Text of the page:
The legislative history behind this provision reveals that its purpose is to protect the rights of seamen. Prior to 1950, seamen seeking to recover for the wrongful acts of agents of the United States faced an area of law which was mired in uncertainty. Many actions against private employers were dismissed, and plaintiff seamen turned to United States as a source of recovery. The seamen often found, however, that their right to sue under the SAA and PVA had become barred by the expiration of the applicable statute of limitations. This situation persisted until the Supreme Court in Cosmopolitan Shipping Co. v. McAllister, 337 U.S. 783, 69 S. Ct. 1317, 93 L. Ed. 1692 (1948), "[made] it plain that the agent, while liable for the negligence of its own employees, was not liable for the negligence of the civil-service masters and crews with whom the United States manned the vessels." S.R. 1782, 81st Cong., 2d Sess. (1950); 1950 U.S.Code Cong. Service, p. 4209-10.

In 1950, Congress amended section 745 of the SAA to codify the exclusivity rule of Cosmopolitan Shipping. By adding the exclusivity rule, Congress sought to unequivocally designate the United States as the one to whom a claim for loss caused by the government's ship should be directed. Id. See also Smith v. United States, 346 F.2d 449, 453-54 (4th Cir. 1965).[5] No longer *190 would seamen who were injured by the negligent conduct of the captain or crew of United States vessels be victimized by legal confusion regarding their proper remedy.

Courts interpreting section 745 subsequent to 1950 have construed the exclusivity provision broadly in light of this remedial purpose. See, e.g., Cruz v. Marine Transport Lines, Inc., 634 F. Supp. 107 (D.N.J.1986) (independent contractor for United States was "agent" within meaning of section 745); Santos v. RCA Service Co., 603 F. Supp. 943 (E.D.La.1985) (seaman must proceed against United States despite indemnification clause in employer's contract). As stated by the court in Petition of United States, 367 F.2d 505, 512 (3d Cir.1966), cert. denied, 386 U.S. 932, 87 S. Ct. 953, 17 L. Ed. 2d 805 (1967), "any other construction would perpetuate the very uncertainty as to whom a seaman should sue for injury caused by a public vessel which congress has sought to eliminate."

The Court finds that, despite its broad construction, the language and intent of the exclusivity provision of section 745 do not require dismissal of Sea-Land in this case. The exclusivity provision mandates that in cases "where a remedy is provided by [the SAA]," such remedy is "exclusive of any other action by reason of the same subject matter ..." 46 U.S.C. § 745 (emphasis supplied). With regard to the "subject matter" of an arbitrary and willful denial of maintenance and cure benefits, no remedy is provided by the SAA. Thus, the plaintiff is not precluded from maintaining an action against the agent of the United States in this case.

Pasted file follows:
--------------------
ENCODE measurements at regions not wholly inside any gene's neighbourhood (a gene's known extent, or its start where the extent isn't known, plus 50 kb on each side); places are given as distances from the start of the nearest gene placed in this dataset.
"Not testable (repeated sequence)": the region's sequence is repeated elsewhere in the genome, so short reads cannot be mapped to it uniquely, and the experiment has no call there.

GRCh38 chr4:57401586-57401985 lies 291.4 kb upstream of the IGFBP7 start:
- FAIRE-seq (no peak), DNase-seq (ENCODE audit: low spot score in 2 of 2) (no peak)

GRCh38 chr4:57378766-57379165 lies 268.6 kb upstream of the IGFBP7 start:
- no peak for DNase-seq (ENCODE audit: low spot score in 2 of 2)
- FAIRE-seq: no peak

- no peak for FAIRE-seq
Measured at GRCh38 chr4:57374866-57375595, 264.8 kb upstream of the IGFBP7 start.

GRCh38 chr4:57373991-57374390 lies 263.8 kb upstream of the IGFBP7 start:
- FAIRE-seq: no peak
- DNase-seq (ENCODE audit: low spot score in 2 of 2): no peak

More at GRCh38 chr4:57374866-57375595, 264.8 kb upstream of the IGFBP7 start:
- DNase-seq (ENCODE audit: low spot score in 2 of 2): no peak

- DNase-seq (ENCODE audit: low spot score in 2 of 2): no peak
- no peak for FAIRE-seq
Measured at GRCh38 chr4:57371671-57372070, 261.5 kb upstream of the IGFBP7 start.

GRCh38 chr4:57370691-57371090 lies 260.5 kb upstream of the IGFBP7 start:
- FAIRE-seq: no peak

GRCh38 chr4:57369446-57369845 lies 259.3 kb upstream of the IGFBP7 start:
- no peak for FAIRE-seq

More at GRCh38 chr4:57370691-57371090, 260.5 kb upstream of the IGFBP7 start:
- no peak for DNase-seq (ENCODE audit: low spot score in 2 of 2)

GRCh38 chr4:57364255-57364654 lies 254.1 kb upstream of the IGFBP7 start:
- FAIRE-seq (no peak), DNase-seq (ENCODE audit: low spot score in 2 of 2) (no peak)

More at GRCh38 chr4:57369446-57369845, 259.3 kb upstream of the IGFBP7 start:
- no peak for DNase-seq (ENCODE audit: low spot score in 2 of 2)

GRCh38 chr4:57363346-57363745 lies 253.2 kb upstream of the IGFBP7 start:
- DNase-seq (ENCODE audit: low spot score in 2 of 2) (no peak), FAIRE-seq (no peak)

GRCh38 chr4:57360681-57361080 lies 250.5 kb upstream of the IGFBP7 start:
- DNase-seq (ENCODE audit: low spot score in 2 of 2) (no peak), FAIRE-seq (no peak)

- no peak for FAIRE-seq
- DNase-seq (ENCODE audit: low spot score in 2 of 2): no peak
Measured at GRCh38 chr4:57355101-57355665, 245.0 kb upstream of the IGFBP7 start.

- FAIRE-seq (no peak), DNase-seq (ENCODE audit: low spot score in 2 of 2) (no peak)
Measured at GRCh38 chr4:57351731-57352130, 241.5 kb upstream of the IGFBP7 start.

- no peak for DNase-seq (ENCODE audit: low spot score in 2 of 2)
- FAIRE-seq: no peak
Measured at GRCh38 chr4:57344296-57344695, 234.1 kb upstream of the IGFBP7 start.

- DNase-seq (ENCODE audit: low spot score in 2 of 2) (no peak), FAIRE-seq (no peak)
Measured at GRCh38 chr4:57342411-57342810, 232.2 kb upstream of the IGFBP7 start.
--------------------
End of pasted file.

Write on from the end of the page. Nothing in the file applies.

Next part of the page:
Sea-Land argues that a proper construction of section 745's exclusivity provision requires dismissal of agents of the United States in all public vessels cases, even where the seaman thereby loses a valuable aspect of his traditional remedy. Sea-Land cites two cases for this proposition: Lovetro v. United States, 602 F. Supp. 574 (S.D. N.Y.1984), and Cabales v. United States, 300 F. Supp. 1323 (S.D.N.Y.1968). In both cases, the plaintiff seaman was precluded from recovering a double wage penalty because the United States had not waived its sovereign immunity in this area, and because the exclusivity provision required dismissal of the contractor and master of the vessel.

The Court finds that cases involving seamen's claims for double wage penalties are distinguishable from the present case. The decision to withhold wages and its consequent penalty are inextricably related to the operation of a United States vessel. See, e.g., Lovetro, 602 F. Supp. at 574 (wages withheld because plaintiff lost his glasses and was determined unfit for duty); Cabales, 300 F. Supp. at 1324 (wages withheld because plaintiff deserted ship). Section 745 requires dismissal in such cases because they are "suits against those acting for the United States in the management of its vessels," Cabales, 300 F. Supp. at 1325, and therefore involve a subject matter for which the SAA provides a remedy.

In the present case, the plaintiff seeks recovery from Sea-Land not for the wrongful acts of its master or crew in the management of a United States vessel, but for the arbitrary and willful conduct of its insurance department in handling benefits claims. The Court finds that such arbitrary claims handling is an entirely different subject matter from the negligent conduct for which the SAA provides a remedy. The Court further finds that the SAA was not designed to preclude recovery for arbitrary claims handling. See S.R. 1782, 81st Cong., 2d Sess. (1950), 1950 U.S.Code Cong. Service, p. 4209-10 (under Cosmopolitan Shipping, agent, although given immunity from suits based on the negligence of the civil-service masters and crews with whom the United States manned the vessels, remains liable for the negligence of its own employees).

 
Maintenance and Cure